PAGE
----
Wikipedia:Reference desk/Archives/Miscellaneous/2012 November 27

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November 27[edit]

How people spent their leisure time in France in the early 1900s (1900-1909)[edit]

How did people in France spend their leisure time in the early 1900s (1900-1909)? Rebel Yeh (talk) 09:38, 27 November 2012 (UTC)

Big difference between town and country. Town would include sport, visiting public parks, reading, cabaret and music theatre. Countryside: local festivities and celebrations, gatherings like agricultural fairs, religious celebrations and pilgrimages, hunting, drinking and playing cards. Big regional differences too. Itsmejudith (talk) 09:48, 27 November 2012 (UTC)
Cabarets, particular the Moulin Rouge, which would have been universally known and the audience having changed around 1900 from the select few of the avantgarde during the 1880s-1890s to the general populace by then. And theatres of course, some of the earliest movie theaters. And hanging out at cafés. --Saddhiyama (talk) 10:17, 27 November 2012 (UTC)
A surprising find from an earlier question - [British working class leisure in the 1800s] - was that many people would get dressed up on a Saturday night and just wander about the main streets of their town, where there would be street entertainers and refreshment stalls; they could meet their friends, see and be seen. I suspect that Parisians would have done this too - I found this 1904 "promenade suit". Alansplodge (talk) 14:00, 27 November 2012 (UTC)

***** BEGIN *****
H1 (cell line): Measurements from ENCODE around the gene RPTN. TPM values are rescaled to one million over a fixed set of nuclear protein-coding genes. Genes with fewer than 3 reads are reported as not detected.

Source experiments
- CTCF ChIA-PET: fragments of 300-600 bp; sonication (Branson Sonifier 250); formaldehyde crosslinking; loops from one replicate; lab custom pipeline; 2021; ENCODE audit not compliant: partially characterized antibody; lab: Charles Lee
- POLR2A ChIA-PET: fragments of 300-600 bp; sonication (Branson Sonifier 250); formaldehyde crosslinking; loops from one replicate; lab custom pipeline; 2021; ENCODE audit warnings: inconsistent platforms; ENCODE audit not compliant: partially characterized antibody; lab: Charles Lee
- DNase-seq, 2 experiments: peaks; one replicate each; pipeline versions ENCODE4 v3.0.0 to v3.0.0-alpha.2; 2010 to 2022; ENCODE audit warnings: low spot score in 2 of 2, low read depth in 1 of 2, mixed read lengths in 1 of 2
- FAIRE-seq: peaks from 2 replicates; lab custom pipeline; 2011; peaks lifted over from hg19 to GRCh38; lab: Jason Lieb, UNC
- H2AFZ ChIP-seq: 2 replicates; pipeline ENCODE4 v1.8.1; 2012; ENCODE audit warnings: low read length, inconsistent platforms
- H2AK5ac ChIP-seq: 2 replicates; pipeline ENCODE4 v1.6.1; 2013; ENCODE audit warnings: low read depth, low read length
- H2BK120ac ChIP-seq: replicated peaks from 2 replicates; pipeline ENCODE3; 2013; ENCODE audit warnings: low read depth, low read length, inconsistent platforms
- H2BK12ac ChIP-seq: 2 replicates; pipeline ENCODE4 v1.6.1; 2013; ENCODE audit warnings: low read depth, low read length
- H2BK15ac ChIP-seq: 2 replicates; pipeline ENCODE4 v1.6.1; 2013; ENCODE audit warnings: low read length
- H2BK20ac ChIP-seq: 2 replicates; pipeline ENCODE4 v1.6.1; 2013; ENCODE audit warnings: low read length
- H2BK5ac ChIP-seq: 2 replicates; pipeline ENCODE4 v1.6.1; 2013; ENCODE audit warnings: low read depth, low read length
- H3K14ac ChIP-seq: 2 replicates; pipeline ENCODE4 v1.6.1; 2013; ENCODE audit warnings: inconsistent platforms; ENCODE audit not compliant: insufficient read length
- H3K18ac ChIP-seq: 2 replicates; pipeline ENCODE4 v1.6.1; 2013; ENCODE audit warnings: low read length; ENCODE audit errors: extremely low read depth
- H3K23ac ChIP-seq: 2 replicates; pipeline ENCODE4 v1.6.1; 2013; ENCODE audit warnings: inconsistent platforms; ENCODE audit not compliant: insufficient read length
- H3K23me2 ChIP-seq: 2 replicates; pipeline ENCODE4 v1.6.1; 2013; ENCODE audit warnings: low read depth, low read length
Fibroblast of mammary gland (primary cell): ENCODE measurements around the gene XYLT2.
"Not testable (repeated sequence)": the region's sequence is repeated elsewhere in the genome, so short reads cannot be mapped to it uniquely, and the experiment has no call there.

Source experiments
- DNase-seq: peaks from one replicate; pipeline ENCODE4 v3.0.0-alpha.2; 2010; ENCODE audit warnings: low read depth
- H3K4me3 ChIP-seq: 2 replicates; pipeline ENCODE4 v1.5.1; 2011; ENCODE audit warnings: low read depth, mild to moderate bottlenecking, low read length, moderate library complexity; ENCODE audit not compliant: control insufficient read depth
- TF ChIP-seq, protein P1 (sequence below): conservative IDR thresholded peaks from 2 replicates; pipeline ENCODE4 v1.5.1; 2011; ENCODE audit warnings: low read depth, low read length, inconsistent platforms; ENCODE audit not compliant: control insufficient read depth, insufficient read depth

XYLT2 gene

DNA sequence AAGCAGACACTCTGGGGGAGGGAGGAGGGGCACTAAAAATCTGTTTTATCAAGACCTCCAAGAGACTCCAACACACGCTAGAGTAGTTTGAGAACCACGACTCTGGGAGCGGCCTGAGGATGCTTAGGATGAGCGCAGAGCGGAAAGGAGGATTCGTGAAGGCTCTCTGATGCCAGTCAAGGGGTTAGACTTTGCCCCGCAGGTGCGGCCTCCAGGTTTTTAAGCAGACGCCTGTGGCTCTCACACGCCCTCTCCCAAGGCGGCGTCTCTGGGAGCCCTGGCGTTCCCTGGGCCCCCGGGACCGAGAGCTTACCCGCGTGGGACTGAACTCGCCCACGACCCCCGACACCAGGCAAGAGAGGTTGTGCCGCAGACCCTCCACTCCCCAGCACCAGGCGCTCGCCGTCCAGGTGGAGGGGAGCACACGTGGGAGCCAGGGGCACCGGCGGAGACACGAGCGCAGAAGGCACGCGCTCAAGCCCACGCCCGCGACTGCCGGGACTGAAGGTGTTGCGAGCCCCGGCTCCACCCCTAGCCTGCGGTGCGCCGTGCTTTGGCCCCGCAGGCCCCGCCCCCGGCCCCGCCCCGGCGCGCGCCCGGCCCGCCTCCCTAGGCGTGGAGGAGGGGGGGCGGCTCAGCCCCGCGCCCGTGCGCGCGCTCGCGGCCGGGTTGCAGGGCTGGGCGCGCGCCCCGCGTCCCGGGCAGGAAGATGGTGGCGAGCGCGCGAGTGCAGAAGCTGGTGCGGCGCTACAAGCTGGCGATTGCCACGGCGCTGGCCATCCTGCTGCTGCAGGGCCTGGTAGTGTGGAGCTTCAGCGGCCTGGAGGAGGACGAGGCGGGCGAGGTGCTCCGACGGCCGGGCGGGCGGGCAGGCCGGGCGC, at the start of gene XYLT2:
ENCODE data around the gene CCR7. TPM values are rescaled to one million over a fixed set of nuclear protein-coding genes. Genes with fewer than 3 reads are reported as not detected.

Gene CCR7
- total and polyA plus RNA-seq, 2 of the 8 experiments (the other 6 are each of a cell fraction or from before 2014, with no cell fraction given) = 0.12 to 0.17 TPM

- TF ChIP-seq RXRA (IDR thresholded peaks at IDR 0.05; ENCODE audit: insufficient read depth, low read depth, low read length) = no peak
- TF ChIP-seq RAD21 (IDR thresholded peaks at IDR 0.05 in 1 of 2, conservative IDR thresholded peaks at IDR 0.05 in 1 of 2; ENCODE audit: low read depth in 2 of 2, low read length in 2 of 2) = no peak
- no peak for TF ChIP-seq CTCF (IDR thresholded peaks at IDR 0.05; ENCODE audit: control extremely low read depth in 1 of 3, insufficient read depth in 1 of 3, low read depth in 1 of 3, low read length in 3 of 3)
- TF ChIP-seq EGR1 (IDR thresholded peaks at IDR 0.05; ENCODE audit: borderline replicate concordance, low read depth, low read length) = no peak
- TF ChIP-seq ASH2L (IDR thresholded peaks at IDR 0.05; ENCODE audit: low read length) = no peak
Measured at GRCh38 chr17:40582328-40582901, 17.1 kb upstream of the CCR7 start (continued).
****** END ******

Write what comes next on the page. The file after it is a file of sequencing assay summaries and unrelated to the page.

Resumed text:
For the working class, also, drinking in bars and bantering for men, sitting around one another's kitchen tables and gossiping for women. Going to a cabaret or even a cafe would I think have been more of a middle class pastime. Marco polo (talk) 15:52, 27 November 2012 (UTC)
Did they go on retreats, or did that start later? μηδείς (talk) 18:05, 27 November 2012 (UTC)
The OP didn't specify the social class, but going to cafés would certainly be more common even among the lower classes in Paris than it would elsewhere. While putting on your sunday best and watching jugglers is probably more of a provincial phenomenon. --Saddhiyama (talk) 19:54, 27 November 2012 (UTC)
I doubt that the working class had much free time to invest in pastimes around 1900-1909. OsmanRF34 (talk) 22:06, 27 November 2012 (UTC)
Well. you might think that, but researching the question linked above led me to the leisure activities of British coal miners in that era; they ranged from gardening, whippet racing and football to ballroom dancing, bible study and adult education classes. The point was made that women had very little spare time unless they had enough income to employ a domestic help. Alansplodge (talk) 12:40, 29 November 2012 (UTC)

How to achieve the effect on this picture with digital means?[edit]

Countryside, byciles.jpeg

Is a filter necessary or processing on the computer? OsmanRF34 (talk) 20:56, 27 November 2012 (UTC)